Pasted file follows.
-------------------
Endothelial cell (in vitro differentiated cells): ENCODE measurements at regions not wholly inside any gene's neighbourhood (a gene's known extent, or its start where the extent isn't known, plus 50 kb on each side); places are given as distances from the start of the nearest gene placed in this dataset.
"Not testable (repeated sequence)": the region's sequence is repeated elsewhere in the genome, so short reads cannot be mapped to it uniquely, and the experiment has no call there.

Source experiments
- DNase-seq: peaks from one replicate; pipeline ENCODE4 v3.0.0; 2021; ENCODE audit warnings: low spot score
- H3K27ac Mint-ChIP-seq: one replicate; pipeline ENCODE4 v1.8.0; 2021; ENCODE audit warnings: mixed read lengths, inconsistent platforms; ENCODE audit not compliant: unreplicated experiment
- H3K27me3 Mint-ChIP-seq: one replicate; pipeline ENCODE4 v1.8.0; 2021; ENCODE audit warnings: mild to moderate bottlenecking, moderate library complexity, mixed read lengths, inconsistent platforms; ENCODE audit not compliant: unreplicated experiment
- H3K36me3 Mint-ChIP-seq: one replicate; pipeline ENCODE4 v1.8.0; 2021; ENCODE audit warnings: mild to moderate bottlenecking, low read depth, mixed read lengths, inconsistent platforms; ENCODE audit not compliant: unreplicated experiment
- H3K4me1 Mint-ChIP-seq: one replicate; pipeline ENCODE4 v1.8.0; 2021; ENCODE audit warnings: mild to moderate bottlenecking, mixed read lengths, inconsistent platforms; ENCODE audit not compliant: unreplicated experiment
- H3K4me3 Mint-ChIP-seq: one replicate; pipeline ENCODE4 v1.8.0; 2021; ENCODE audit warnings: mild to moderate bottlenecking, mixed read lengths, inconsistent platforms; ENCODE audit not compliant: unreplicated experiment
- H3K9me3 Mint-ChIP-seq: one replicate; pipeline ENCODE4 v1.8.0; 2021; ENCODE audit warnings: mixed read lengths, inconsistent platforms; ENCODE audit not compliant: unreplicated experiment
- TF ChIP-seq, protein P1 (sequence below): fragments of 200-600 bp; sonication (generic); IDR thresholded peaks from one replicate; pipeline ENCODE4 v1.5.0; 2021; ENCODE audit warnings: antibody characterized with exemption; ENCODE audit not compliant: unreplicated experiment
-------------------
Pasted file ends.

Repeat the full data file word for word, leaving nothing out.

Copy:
Endothelial cell (in vitro differentiated cells): ENCODE measurements at regions not wholly inside any gene's neighbourhood (a gene's known extent, or its start where the extent isn't known, plus 50 kb on each side); places are given as distances from the start of the nearest gene placed in this dataset.
"Not testable (repeated sequence)": the region's sequence is repeated elsewhere in the genome, so short reads cannot be mapped to it uniquely, and the experiment has no call there.

Source experiments
- DNase-seq: peaks from one replicate; pipeline ENCODE4 v3.0.0; 2021; ENCODE audit warnings: low spot score
- H3K27ac Mint-ChIP-seq: one replicate; pipeline ENCODE4 v1.8.0; 2021; ENCODE audit warnings: mixed read lengths, inconsistent platforms; ENCODE audit not compliant: unreplicated experiment
- H3K27me3 Mint-ChIP-seq: one replicate; pipeline ENCODE4 v1.8.0; 2021; ENCODE audit warnings: mild to moderate bottlenecking, moderate library complexity, mixed read lengths, inconsistent platforms; ENCODE audit not compliant: unreplicated experiment
- H3K36me3 Mint-ChIP-seq: one replicate; pipeline ENCODE4 v1.8.0; 2021; ENCODE audit warnings: mild to moderate bottlenecking, low read depth, mixed read lengths, inconsistent platforms; ENCODE audit not compliant: unreplicated experiment
- H3K4me1 Mint-ChIP-seq: one replicate; pipeline ENCODE4 v1.8.0; 2021; ENCODE audit warnings: mild to moderate bottlenecking, mixed read lengths, inconsistent platforms; ENCODE audit not compliant: unreplicated experiment
- H3K4me3 Mint-ChIP-seq: one replicate; pipeline ENCODE4 v1.8.0; 2021; ENCODE audit warnings: mild to moderate bottlenecking, mixed read lengths, inconsistent platforms; ENCODE audit not compliant: unreplicated experiment
- H3K9me3 Mint-ChIP-seq: one replicate; pipeline ENCODE4 v1.8.0; 2021; ENCODE audit warnings: mixed read lengths, inconsistent platforms; ENCODE audit not compliant: unreplicated experiment
- TF ChIP-seq, protein P1 (sequence below): fragments of 200-600 bp; sonication (generic); IDR thresholded peaks from one replicate; pipeline ENCODE4 v1.5.0; 2021; ENCODE audit warnings: antibody characterized with exemption; ENCODE audit not compliant: unreplicated experiment